Explained: What causes frothing in Delhi’s Yamuna?

Experts say the release of untreated or poorly treated effluents, including sewage from those parts of the city that are not connected to the sewerage network and industrial waste, could lead to frothing.

In what has become a repeat occurrence in the city, a layer of froth was seen floating over parts of the Yamuna river near Kalindi Kunj on Monday, with Chhath devotees standing in toxic foam-laden water to offer prayers.

What causes frothing in the Yamuna?

The froth is a sign of a polluted river. Experts say the release of untreated or poorly treated effluents, including sewage from those parts of the city that are not connected to the sewerage network and industrial waste, could lead to frothing. Specifically, phosphates in the river form the froth, said Sushmita Sengupta, Senior Programme Manager of the Water Programme at the Centre for Science and Environment (CSE). Surfactants and phosphates from detergents in households and industrial laundry find their way into the river, as all the sewage is not treated, Sengupta said.

Explaining the reasons for foaming around this time of the year, Sengupta said the river is in a lean phase and the water flow is less. Pollutants, therefore, are not diluted. The turbulence at the barrage near Okhla generates foam from the phosphates, a DJB official added.

After formation of foam in July 2020, the now-disbanded Yamuna Monitoring Committee had asked the Delhi Pollution Control Committee (DPCC) and the Central Pollution Control Board (CPCB) to inspect and submit reports on the matter. The CPCB report submitted in August last year notes that foam formation takes place at two locations – downstream of the ITO and Okhla barrages. The water falling after discharge from the Okhla barrage causes the surfactants and foaming agents present in the wastewater or in the sludge on the river bed to get agitated, forming foam.

Who is responsible for cleaning up the mess?

Officials of the Delhi Jal Board have been pointing to the location of the frothing to suggest that the phenomenon has little to do with the DJB itself. The frothing is seen only near Kalindi Kunj, downstream of the Okhla barrage, according to a senior DJB official, who added that if the sewage from Delhi was to blame, the frothing would have been seen across the entire stretch of the river, after the Wazirabad barrage, since drains begin emptying into the river from there. “There is a drain that comes from UP and empties into the river near Kalindi Kunj. The drain contains untreated sewage that pollutes the river,” the official said.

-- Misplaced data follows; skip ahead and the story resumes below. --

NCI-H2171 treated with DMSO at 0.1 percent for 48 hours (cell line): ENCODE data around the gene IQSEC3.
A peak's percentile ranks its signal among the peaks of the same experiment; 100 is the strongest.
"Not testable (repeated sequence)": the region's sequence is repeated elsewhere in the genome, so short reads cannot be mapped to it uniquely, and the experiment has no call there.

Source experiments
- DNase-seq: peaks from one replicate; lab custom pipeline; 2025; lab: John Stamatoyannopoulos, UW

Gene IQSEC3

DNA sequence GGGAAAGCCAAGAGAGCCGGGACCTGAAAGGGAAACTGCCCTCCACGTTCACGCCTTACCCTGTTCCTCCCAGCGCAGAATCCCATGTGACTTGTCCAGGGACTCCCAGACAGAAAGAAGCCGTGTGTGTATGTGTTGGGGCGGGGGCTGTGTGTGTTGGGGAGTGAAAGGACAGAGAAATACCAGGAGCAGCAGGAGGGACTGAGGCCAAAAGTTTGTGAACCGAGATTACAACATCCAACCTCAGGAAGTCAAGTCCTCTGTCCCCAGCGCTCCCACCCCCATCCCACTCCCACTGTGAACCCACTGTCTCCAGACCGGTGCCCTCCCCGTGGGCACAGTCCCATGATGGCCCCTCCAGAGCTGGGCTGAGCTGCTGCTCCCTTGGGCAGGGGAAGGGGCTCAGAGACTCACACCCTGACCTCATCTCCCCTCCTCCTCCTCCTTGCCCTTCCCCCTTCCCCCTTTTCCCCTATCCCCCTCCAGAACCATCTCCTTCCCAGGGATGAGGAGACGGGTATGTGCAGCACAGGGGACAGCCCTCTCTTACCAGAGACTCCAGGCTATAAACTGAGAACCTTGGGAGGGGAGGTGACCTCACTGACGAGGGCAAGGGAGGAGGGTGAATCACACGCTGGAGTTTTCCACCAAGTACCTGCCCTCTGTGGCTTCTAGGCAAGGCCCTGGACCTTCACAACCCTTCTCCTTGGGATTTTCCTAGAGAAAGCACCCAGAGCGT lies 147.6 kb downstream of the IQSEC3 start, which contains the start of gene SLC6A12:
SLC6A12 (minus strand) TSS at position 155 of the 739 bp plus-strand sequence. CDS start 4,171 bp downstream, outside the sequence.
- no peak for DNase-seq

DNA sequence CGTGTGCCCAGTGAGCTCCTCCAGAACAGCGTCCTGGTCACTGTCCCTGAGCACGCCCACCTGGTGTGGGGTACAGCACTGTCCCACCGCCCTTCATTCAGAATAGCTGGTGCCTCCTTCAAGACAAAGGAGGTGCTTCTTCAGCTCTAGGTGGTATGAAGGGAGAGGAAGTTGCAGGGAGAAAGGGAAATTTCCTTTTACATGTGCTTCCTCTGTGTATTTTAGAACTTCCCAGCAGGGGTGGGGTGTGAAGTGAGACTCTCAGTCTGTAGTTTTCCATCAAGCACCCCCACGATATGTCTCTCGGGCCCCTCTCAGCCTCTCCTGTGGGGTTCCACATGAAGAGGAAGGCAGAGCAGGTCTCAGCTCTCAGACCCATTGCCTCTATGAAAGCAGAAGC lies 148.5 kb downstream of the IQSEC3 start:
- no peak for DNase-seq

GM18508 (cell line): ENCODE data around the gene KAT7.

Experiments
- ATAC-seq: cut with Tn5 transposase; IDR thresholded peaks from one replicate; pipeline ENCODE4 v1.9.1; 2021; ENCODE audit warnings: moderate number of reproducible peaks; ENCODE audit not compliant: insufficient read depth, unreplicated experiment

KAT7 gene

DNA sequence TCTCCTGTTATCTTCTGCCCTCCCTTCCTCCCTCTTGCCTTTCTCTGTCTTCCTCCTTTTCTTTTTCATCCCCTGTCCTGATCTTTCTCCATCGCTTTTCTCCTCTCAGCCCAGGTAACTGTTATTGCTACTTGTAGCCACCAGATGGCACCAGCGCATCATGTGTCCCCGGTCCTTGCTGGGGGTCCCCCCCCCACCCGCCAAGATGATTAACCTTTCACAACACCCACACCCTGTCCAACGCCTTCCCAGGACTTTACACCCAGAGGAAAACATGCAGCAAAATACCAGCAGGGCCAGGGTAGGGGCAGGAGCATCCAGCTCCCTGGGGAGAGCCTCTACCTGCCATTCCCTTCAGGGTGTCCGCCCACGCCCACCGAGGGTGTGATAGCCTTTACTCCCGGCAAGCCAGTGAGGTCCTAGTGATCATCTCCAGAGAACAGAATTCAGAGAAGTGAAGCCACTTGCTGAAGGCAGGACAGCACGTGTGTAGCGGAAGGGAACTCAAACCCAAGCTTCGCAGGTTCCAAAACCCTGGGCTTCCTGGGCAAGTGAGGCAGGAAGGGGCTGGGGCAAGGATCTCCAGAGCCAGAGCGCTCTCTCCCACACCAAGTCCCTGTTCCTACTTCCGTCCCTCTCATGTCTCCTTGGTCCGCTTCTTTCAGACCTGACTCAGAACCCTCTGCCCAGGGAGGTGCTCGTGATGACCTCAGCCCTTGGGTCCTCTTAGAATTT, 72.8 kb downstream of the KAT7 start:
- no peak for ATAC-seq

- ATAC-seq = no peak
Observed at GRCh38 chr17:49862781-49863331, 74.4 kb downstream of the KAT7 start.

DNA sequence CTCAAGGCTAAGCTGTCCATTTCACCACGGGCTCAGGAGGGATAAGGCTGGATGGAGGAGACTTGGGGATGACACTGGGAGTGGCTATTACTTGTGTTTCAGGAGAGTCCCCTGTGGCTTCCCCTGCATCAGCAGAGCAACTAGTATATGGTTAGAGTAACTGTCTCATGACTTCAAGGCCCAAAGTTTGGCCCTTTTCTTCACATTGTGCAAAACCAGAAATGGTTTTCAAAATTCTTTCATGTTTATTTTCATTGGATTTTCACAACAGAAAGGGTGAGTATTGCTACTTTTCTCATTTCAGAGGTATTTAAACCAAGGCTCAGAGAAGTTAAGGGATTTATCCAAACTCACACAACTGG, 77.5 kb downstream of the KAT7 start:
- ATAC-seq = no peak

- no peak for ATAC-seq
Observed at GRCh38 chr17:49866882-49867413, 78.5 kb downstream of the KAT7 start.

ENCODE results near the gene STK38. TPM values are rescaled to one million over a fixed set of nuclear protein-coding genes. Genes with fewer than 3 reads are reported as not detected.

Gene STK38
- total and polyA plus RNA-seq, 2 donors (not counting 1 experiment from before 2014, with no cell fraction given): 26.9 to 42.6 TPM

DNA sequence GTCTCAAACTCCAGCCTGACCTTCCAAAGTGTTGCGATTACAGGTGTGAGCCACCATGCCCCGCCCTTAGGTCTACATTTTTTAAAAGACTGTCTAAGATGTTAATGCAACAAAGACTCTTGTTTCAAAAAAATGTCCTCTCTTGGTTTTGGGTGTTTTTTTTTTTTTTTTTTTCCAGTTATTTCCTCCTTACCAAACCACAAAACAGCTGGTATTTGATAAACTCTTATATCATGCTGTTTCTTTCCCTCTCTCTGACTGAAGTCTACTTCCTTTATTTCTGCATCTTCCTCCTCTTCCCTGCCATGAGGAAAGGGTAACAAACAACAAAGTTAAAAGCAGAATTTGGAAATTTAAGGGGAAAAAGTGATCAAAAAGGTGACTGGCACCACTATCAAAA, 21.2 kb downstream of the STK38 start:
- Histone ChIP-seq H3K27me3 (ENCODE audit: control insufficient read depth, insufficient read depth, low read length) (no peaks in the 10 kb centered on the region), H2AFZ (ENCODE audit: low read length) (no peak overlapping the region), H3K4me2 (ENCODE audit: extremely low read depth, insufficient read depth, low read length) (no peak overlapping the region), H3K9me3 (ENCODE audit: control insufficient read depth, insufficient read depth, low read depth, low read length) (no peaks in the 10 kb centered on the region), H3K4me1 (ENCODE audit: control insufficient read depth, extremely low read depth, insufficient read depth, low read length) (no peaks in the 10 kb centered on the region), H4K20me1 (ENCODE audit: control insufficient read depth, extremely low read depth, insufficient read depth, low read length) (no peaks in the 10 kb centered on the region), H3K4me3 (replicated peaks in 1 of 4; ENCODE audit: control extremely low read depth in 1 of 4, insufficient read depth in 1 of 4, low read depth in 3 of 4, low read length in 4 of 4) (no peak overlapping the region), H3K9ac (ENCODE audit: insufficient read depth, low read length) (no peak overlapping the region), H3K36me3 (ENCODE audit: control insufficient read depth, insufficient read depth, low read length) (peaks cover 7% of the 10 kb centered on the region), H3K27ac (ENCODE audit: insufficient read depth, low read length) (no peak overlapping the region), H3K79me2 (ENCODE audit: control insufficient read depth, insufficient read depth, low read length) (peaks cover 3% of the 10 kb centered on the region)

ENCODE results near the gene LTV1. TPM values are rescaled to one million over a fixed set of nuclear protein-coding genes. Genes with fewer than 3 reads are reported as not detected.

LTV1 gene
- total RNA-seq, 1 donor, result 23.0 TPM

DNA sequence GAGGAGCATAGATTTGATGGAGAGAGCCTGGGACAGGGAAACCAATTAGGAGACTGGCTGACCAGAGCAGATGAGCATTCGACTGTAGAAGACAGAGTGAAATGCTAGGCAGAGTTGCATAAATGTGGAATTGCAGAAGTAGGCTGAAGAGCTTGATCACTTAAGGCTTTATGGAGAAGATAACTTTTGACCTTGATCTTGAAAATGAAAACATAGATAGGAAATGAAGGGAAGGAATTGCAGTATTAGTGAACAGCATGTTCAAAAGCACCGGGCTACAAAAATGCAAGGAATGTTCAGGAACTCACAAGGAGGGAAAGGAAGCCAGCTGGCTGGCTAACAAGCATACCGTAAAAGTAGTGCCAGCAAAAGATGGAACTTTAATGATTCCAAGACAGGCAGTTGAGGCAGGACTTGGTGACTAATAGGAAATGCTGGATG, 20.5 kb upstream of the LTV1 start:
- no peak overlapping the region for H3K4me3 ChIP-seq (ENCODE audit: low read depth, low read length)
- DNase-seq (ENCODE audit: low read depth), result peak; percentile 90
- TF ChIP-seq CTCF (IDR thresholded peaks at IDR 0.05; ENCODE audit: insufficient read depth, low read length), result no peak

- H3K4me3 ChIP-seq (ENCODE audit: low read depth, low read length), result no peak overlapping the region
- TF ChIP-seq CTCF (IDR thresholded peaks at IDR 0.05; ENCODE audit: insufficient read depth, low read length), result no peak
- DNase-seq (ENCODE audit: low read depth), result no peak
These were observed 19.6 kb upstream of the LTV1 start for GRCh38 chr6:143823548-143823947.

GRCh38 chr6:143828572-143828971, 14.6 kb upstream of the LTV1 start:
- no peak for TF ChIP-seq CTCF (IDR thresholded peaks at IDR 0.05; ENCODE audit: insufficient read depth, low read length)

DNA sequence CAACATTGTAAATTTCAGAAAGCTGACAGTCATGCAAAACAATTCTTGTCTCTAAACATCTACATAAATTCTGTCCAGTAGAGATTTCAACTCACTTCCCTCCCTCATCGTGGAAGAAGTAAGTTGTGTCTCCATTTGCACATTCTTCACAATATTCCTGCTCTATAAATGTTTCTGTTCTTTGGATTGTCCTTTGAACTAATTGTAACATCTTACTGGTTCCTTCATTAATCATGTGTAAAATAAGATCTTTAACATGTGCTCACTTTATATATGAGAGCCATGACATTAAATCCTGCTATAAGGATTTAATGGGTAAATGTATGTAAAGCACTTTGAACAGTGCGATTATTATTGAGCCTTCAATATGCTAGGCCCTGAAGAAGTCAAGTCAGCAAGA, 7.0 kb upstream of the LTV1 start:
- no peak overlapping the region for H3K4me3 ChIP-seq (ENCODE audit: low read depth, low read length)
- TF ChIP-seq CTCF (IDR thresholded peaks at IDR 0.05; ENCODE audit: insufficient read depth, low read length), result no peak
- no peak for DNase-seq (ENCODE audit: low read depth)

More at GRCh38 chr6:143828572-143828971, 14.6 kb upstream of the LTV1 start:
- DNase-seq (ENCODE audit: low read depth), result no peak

In a briefing on Monday, Raghav Chadha, Vice-Chairman, DJB, said the Okhla barrage is maintained by the Irrigation Department of the Uttar Pradesh government, and that the layer of foam floating in the river near the Okhla barrage is due to detergents and toxic waste. “Around 155 MGD of water reaches the Okhla barrage with all sorts of waste, industrial discharge, chemicals and detergents. Of this, 105 MGD is released by the Haryana government into the Yamuna through the Najafgarh drain. The remaining 50 MGD is released by the UP government. The water falls from a height, so the untreated waste turns into foam. We have written multiple times to the UP government to treat the water before releasing it, but we keep seeing this,” Chadha said.

However, it is not only near the Okhla barrage where phosphates are present in excessive quantities in the river. “It must be that the load of pollutants is high at that point near Okhla, which is why we see the foam at that point,” Sengupta said. The CPCB report submitted to the Yamuna Monitoring Committee last year said that phosphates and surfactants were not detected upstream of Wazirabad, but were observed between ITO and downstream of the Okhla barrage.

The DPCC report also submitted to the committee last year said that the highest concentration of phosphates (13.42 mg/litre) and surfactants was found at Khajoori Paltoon, downstream of the Najafgarh drain. The concentration at the Okhla barrage was 12.26 mg/litre, and the level at the Nizamuddin Bridge was 11 mg/litre. The concentration at Palla was 9.78 mg/litre. In the drains, the highest phosphate level was found in the Najafgarh drain (74.5 mg/litre), followed by the ISBT drain (65.5 mg/litre), Barapulla drain (57.2 mg/litre), and Indrapuri drain (54.2 mg/litre). High phosphate levels were also found near the Bhalswa bridge.

What has been done about it?

In June this year, the DPCC banned the sale, storage and transportation of soaps and detergents not conforming to the quality standards set by the Bureau of Indian Standards (BIS). The now disbanded Yamuna Monitoring Committee had recommended that such a ban be imposed.

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The fifth report of the NGT-appointed Yamuna Monitoring Committee from December last year, notes that though BIS standards for detergents have been improved, it is not clear whether these standards will actually be enforced. “The role of regulatory bodies like CPCB, DPCC and PCBs is generally limited to implementing discharge/effluent standards,” the report said.

A senior DJB official said samples are being collected from the river near the Okhla barrage to check phosphate levels. The DJB does not monitor the levels daily, though samples are taken when required, he said.

Chadha, in his briefing, referred to the DJB’s Interceptor Sewer Project (to treat the sewage being emptied into the river via drains) and efforts to connect colonies in Delhi to the sewerage network.

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